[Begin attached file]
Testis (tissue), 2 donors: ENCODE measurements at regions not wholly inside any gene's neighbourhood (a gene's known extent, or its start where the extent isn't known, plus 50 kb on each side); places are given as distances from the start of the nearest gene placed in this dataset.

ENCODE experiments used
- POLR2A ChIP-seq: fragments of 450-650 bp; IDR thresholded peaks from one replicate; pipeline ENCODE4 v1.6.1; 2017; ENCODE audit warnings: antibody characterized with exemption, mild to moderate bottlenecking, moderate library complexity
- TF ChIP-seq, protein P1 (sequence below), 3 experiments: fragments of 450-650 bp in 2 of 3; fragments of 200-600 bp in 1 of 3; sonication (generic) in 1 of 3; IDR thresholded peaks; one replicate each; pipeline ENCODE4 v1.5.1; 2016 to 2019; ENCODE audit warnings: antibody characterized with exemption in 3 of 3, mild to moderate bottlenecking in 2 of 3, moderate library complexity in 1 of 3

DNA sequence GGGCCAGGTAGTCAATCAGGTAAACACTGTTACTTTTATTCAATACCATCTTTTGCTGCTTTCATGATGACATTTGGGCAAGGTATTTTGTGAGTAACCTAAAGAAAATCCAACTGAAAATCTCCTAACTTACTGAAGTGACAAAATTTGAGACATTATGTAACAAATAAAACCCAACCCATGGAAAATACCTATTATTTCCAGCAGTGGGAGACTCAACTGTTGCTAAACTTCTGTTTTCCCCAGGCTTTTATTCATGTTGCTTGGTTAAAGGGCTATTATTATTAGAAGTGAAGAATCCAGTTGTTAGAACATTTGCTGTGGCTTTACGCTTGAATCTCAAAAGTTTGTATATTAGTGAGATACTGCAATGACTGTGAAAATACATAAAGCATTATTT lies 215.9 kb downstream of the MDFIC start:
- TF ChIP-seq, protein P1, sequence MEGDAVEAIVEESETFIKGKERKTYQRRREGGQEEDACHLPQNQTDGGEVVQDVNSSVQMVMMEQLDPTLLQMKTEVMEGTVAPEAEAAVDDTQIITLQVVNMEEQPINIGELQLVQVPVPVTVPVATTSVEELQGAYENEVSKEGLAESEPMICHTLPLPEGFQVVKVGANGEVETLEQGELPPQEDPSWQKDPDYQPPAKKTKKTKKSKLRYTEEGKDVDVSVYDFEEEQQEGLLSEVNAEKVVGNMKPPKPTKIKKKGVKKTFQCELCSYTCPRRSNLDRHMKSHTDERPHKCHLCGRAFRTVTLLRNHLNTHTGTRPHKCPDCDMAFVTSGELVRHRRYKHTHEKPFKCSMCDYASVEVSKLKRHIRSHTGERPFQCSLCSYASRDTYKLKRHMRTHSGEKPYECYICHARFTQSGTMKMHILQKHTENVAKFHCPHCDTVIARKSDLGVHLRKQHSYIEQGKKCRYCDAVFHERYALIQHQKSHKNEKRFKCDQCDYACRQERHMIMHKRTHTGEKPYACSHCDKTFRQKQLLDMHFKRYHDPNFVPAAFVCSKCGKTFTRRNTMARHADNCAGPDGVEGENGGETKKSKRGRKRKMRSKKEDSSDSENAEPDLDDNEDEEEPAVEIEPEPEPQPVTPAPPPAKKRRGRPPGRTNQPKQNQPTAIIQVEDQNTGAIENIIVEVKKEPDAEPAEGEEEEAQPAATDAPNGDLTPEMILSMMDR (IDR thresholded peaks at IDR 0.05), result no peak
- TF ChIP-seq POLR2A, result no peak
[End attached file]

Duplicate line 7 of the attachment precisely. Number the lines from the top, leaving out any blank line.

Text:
- TF ChIP-seq POLR2A, result no peak